In proving an action in negligence, certain elements must be satisfied. An overview of the elements relevant to a cause of action in negligence are set out below. You will find more detail on each element/issue on the pages accessible via the buttons in this section, and in the menu at the side of this page.

In bringing a claim in negligence, a plaintiff must establish that:

1) the defendant owed the person a duty of care

Duty of care refers to the legal obligation of a health practitioner (for example a doctor) to take reasonable care when doing something (or not doing something) that could foreseeably cause harm or loss to a particular class of people (eg. patients), who the defendant should reasonably have in contemplation. 5

A duty of care is generally easily established in most relationships between health practitioners and patients – and relates to examination, diagnosis, treatment, and the giving of information or advice.

It becomes a little less clear whether or not a duty of care is owed by a health practitioner to third parties. For example, does a doctor owe a duty of care to a person who is not the patient of a doctor but calls for help; the parents of a patient who are nonetheless making decisions about their child’s care; or someone harmed by a patient of the doctor who he/she knew as dangerous?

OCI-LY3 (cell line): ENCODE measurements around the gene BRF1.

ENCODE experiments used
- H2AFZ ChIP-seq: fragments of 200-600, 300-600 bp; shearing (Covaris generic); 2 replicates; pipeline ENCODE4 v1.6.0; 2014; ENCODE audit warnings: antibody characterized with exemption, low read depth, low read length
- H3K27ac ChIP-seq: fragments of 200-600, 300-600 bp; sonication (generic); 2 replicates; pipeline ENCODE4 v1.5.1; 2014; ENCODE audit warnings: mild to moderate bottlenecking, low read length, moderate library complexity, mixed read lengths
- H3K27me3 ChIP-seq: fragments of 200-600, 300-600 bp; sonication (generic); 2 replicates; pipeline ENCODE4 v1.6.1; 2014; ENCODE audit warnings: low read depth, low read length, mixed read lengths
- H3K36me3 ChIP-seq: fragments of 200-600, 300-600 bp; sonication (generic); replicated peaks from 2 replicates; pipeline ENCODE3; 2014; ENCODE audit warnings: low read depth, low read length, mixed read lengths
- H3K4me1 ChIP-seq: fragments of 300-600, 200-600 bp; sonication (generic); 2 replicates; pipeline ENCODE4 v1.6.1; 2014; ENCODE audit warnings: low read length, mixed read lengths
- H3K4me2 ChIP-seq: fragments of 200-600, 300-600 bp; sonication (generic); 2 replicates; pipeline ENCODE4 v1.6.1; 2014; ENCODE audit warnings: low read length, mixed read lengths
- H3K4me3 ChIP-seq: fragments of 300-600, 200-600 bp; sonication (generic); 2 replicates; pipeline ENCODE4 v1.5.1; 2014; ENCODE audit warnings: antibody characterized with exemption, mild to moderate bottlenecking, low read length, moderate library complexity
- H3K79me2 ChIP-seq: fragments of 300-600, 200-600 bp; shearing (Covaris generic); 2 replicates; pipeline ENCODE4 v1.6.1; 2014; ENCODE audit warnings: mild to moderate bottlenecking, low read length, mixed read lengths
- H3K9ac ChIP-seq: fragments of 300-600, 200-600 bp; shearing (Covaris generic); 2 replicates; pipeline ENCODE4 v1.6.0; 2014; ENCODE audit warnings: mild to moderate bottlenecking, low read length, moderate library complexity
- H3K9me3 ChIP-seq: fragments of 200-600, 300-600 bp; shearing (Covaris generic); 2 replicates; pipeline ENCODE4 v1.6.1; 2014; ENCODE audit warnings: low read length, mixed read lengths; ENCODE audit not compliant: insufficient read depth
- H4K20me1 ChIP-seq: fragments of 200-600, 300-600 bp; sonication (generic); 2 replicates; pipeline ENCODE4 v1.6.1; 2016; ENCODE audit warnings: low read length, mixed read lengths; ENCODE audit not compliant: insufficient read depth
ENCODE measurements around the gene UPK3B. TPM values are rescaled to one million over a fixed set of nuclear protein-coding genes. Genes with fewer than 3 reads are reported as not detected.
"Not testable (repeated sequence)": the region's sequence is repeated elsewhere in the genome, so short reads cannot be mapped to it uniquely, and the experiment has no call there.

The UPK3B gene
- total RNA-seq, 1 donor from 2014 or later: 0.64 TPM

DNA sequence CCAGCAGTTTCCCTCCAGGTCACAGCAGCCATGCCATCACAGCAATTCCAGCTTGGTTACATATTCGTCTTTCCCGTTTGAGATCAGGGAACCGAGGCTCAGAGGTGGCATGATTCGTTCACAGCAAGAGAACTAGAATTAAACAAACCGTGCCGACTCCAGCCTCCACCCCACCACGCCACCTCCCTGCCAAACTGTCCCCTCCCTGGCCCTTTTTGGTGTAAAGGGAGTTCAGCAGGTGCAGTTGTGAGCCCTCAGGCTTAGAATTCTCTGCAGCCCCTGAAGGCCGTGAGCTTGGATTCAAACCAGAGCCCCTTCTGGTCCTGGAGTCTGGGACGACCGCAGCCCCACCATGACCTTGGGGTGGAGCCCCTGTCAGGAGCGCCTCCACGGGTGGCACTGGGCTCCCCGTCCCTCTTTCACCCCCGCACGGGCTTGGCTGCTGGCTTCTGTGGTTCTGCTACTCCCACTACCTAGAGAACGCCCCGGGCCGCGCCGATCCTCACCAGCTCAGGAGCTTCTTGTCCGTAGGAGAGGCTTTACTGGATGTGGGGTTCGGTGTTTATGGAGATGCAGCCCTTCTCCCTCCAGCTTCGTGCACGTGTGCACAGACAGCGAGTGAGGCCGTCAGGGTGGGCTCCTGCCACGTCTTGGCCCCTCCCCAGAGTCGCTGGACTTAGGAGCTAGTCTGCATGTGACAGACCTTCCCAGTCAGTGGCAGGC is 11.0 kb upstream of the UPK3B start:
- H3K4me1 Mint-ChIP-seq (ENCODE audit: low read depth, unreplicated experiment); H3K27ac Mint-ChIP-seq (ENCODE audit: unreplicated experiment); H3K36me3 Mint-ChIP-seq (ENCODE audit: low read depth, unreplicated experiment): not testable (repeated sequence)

Read more about duty of care here:

2) the defendant breached the duty of care owed

‘Breach of duty’ is about falling short of the standard of care expected of the health practitioner.

It is determined by a number of factors, including whether the risk of injury was reasonably foreseeable (‘not far-fetched or fanciful’), whether the risk was ‘not-insignificant’; and by considering what a reasonable person (professional) would have done in the circumstances. 6

Determining what a reasonable person would have done in the circumstances requires weighing a number of factors against each other. This includes consideration of how likely the risk of harm was, how serious the harm/loss would be, whether there was any benefit in what the person was doing, and the burden of taking precautions against harm.

In medical contexts evidence may also be considered concerning what other health practitioners would have done. (NB. Such evidence may be led as a ‘defence’ to the claim).

Breaches of duty of care in a medical context may include, for example:

  • failure to examine;
  • failure to treat (adequately or at all);